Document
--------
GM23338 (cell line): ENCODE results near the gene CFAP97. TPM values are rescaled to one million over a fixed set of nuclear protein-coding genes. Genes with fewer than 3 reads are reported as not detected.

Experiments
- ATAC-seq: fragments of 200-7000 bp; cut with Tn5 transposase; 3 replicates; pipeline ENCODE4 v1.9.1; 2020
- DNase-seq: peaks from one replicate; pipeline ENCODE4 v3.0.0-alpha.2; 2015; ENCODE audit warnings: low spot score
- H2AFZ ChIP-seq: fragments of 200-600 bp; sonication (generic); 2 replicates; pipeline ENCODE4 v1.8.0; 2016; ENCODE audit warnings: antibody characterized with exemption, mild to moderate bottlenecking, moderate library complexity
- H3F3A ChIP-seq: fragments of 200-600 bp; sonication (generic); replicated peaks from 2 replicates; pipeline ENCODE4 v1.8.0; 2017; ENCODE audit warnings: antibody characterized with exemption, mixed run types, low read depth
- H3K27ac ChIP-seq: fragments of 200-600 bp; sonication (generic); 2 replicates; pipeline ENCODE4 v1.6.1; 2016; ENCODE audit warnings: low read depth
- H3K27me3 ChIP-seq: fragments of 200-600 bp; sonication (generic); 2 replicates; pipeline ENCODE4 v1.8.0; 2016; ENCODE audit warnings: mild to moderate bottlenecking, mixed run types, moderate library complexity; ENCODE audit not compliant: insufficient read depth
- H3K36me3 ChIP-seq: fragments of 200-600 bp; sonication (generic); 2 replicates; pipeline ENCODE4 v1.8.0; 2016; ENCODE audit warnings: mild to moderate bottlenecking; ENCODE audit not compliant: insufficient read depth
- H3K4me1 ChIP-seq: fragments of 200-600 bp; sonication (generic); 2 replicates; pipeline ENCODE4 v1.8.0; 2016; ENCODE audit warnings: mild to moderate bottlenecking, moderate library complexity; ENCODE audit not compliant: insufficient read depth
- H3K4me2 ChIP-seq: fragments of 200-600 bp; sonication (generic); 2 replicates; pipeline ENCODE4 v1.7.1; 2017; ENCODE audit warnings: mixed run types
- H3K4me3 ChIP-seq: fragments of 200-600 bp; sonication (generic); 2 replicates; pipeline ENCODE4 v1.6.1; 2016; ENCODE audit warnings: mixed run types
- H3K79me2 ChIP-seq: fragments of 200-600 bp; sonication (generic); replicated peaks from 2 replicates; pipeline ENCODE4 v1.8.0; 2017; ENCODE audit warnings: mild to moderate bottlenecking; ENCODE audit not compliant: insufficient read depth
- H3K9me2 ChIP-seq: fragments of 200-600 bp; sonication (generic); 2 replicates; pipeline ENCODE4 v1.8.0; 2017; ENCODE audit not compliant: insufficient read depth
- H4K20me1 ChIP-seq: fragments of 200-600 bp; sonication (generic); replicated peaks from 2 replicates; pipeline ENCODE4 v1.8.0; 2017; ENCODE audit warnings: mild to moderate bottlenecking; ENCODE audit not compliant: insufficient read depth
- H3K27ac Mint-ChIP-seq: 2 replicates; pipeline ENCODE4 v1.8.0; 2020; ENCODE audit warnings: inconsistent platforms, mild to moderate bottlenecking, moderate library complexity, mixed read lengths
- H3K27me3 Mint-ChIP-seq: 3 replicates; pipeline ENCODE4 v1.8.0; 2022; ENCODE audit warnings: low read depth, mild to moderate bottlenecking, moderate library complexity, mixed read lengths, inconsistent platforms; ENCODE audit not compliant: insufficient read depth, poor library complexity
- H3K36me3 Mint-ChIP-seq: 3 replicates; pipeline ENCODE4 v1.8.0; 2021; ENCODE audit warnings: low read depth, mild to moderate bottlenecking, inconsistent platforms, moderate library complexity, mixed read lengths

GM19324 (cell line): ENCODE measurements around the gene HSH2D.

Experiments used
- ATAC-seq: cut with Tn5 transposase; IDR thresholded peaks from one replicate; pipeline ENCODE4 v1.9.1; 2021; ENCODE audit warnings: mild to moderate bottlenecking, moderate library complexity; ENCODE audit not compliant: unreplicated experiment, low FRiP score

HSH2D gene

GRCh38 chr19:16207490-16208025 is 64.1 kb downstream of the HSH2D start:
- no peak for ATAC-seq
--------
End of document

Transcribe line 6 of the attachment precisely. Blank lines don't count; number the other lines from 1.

- H3F3A ChIP-seq: fragments of 200-600 bp; sonication (generic); replicated peaks from 2 replicates; pipeline ENCODE4 v1.8.0; 2017; ENCODE audit warnings: antibody characterized with exemption, mixed run types, low read depth